On Tuesday’s Cam & Company, we learned from ANJRPC executive director Scott Bach that among the many sins in New Jersey’s new gun control bill–and there truly are many sins–is a measure that would prohibit gun ownership in public housing.
Now, it’s unsurprising that anti-gun lawmakers would include such a provision. They don’t view the Second Amendment as an actual right.
Yet they’re also not the first state to look at something like this. Such a law existed in the otherwise pro-gun state of Tennessee.
On Thursday, the Tennessee Court of Appeals ruled that public housing agencies in the state are prohibited from including provisions in their leases that prevent tenants from having firearms in their homes.
The three-judge panel made the decision unanimously, stating that it violated the Second Amendment, according to the Associated Press. In the ruling, the judges cited a decision from the U.S. Supreme Court in June that struck down a New York gun control law.
Judge Frank Clement wrote in the decision that “in light of the Supreme Court’s most recent decision in Bruen and keeping in mind the presumptively unconstitutional status of Columbia Housing’s policy based on the Supreme Court’s decision in Heller, we conclude that a total ban on the ability of law-abiding residents—like Mr. Braden—to possess a handgun within their public housing unit for the purpose of self-defense is unconstitutional under the Second Amendment.”
The case surrounded a lawsuit filed by Kinsley Brandon, who signed a lease agreement in April 2018 with Columbia Housing & Redevelopment Corporation. The lease did not allow Brandon to possess a gun on the premises, AP noted. Thursday’s decision could set up an appeal to the state Supreme Court, which has a Republican majority.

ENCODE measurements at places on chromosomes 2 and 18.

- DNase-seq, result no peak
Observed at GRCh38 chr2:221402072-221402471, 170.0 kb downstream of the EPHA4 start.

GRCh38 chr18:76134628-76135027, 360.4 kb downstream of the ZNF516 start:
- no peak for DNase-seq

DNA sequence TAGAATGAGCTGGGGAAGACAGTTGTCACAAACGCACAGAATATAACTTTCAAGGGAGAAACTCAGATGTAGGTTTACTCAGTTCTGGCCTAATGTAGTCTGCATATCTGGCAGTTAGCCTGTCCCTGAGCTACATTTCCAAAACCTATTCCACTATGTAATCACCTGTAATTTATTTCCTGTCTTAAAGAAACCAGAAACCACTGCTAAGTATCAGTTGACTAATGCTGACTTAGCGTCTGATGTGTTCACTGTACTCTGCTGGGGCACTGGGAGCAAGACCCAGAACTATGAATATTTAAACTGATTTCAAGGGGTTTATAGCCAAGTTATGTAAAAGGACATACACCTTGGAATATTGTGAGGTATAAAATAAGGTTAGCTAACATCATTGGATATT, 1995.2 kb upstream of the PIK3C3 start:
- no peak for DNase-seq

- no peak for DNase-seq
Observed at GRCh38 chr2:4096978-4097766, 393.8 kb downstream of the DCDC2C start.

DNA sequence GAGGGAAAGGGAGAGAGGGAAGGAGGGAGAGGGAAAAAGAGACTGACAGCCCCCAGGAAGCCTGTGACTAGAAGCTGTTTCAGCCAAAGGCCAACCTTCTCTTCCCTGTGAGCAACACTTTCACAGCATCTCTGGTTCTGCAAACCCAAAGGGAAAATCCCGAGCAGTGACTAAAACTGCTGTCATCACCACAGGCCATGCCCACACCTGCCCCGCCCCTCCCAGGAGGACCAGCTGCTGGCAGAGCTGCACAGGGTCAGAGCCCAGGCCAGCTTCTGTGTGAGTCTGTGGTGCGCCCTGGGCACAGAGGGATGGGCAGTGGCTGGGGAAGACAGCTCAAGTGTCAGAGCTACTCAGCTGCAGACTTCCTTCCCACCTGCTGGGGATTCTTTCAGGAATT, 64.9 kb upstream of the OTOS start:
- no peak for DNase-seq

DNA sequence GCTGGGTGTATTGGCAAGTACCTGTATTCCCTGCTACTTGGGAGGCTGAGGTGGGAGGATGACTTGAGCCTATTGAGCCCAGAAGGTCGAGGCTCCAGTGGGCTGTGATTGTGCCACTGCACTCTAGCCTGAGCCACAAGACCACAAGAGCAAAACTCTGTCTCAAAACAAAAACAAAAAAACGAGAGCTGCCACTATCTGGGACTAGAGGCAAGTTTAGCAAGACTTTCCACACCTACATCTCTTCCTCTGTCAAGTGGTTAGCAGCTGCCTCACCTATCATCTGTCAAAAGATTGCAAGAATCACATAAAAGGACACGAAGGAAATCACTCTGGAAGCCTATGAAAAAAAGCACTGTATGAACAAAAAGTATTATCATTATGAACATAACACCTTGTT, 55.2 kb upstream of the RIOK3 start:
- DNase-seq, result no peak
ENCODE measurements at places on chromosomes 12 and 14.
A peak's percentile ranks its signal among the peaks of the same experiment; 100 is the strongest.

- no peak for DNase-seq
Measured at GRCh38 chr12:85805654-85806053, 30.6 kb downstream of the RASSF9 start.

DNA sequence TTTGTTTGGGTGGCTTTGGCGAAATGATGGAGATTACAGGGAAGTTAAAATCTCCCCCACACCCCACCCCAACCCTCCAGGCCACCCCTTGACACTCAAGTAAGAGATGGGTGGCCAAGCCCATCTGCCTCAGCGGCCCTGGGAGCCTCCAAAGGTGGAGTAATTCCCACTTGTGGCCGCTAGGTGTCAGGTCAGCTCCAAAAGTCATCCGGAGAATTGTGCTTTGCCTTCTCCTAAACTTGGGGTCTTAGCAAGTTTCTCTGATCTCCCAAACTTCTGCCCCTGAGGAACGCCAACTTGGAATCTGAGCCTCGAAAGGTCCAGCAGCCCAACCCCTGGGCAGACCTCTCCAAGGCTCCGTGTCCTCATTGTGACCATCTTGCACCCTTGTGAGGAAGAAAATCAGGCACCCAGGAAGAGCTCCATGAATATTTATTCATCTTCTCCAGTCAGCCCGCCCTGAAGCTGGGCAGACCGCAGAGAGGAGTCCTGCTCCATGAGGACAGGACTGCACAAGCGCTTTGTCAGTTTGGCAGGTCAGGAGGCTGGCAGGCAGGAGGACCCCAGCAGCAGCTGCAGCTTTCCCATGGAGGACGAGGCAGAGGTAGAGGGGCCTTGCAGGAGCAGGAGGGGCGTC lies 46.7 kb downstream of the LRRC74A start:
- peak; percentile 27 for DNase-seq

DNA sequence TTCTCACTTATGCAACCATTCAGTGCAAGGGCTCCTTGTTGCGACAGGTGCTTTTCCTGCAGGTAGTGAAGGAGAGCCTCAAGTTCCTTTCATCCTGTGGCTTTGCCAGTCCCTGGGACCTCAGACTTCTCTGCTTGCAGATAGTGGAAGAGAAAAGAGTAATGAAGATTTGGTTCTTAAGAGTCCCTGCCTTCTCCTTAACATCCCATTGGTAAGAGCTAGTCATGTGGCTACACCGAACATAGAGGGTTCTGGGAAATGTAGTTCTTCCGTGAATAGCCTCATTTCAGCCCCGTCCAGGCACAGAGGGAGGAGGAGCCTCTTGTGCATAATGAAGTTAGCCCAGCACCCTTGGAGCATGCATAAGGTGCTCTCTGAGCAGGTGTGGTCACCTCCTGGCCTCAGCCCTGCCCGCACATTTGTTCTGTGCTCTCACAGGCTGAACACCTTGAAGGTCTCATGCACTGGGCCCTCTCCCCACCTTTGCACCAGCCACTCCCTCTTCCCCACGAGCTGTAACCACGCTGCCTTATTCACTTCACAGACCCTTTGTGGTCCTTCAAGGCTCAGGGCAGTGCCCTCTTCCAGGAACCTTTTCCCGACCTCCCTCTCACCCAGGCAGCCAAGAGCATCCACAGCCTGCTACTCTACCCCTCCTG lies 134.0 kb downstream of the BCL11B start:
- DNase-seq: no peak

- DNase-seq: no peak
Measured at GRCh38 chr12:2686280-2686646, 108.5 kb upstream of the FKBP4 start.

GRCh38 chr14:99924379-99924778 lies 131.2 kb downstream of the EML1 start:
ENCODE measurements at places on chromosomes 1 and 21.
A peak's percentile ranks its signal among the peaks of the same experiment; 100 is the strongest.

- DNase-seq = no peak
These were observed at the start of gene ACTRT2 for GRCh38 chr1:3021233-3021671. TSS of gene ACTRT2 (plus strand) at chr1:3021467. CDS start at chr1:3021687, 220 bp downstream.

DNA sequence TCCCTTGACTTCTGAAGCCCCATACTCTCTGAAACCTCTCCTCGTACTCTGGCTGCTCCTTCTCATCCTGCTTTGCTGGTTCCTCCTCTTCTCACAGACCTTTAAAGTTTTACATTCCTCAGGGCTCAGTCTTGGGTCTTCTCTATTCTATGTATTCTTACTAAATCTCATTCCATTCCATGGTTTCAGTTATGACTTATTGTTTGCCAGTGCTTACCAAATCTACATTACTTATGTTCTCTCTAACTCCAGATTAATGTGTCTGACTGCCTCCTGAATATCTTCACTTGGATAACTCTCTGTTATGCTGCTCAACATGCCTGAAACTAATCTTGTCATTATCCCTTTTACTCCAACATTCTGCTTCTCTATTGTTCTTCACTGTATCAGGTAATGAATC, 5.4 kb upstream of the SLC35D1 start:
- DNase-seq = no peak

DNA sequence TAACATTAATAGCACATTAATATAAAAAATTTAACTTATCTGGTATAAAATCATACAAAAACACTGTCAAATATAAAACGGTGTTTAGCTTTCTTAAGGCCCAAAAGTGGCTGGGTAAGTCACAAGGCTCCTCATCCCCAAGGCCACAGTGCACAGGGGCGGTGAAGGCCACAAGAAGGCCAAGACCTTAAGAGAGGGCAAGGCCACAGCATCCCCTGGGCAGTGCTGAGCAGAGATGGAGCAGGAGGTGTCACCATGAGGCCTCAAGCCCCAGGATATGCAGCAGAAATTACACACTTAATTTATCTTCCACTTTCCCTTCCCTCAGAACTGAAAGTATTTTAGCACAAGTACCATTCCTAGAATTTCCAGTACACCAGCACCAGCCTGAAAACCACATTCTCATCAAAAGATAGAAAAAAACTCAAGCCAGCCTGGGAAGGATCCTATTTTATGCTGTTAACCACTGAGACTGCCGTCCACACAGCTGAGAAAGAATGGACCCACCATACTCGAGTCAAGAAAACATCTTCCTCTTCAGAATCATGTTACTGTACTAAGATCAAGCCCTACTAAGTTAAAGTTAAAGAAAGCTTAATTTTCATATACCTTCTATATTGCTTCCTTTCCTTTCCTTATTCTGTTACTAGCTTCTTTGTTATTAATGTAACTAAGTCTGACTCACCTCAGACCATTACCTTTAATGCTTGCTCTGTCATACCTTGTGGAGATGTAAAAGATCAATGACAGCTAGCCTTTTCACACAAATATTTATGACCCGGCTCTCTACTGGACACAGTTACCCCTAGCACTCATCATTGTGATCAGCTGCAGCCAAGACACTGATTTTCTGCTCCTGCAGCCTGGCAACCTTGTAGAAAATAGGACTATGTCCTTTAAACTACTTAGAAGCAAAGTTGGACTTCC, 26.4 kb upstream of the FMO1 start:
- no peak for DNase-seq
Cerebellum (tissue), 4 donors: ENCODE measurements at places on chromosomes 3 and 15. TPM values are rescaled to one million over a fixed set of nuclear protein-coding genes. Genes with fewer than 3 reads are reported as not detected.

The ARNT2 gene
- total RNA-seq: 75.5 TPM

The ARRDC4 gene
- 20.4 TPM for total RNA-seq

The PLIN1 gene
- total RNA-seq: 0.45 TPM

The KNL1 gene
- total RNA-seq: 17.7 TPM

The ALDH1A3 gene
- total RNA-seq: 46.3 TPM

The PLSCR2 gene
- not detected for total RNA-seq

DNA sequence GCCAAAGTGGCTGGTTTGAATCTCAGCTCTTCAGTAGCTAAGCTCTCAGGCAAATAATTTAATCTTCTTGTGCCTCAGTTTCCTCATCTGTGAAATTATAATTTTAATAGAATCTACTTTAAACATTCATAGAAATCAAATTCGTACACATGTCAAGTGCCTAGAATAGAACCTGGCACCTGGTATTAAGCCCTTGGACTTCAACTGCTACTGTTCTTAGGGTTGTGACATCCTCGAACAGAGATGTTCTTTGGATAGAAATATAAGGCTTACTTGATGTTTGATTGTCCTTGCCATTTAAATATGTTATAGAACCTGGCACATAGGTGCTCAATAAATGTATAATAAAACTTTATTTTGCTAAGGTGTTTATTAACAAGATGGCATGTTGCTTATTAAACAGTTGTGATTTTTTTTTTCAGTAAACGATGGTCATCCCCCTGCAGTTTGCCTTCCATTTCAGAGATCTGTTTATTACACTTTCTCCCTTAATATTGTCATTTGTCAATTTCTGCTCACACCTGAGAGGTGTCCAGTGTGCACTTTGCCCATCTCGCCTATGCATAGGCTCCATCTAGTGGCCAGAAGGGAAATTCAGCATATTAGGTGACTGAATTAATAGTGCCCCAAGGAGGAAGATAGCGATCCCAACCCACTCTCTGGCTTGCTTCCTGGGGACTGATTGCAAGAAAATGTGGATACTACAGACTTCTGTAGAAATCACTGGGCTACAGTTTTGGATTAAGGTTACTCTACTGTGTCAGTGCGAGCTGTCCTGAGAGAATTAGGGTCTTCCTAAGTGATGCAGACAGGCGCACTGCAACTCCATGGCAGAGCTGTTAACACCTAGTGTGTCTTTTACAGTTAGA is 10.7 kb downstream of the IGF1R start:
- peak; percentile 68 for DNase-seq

Now, let’s understand that this is a Tennessee state court, not a federal one. There’s no mechanism in place that forces other courts to reach the same conclusion the state appeals court reached.
However, the Tennessee state court didn’t make up the reasoning out of the ether. They simply followed the guidance handed down by the Supreme Court in Bruen.
That is a case that will make an impact in federal court.
While New Jersey may not actually approve of the right to keep and bear arms, they’re not able to exempt themselves from the Constitution. They can’t peel away a right simply because they find it inconvenient.
The Tennessee judge’s reasoning is a prime example of just what a federal court might find in a similar challenge to New Jersey’s proposed rule.
And really, why shouldn’t they?
After all, people shouldn’t be forced to decide between their right to keep and bear arms and taking advantage of public housing. Especially since so many housing projects are in particularly rough neighborhoods. Those who live in public housing often have more need for a lawfully-owned firearm than the rest of us.
Yet New Jersey wants to deny them that.
If you can’t see how that is a problem, there’s no hope for you. Luckily, thanks to Bruen and as illustrated in Tennessee, it doesn’t matter what people’s personal opinions actually are. What matters is the law and the law says public housing residences still have their right to keep and bear arms.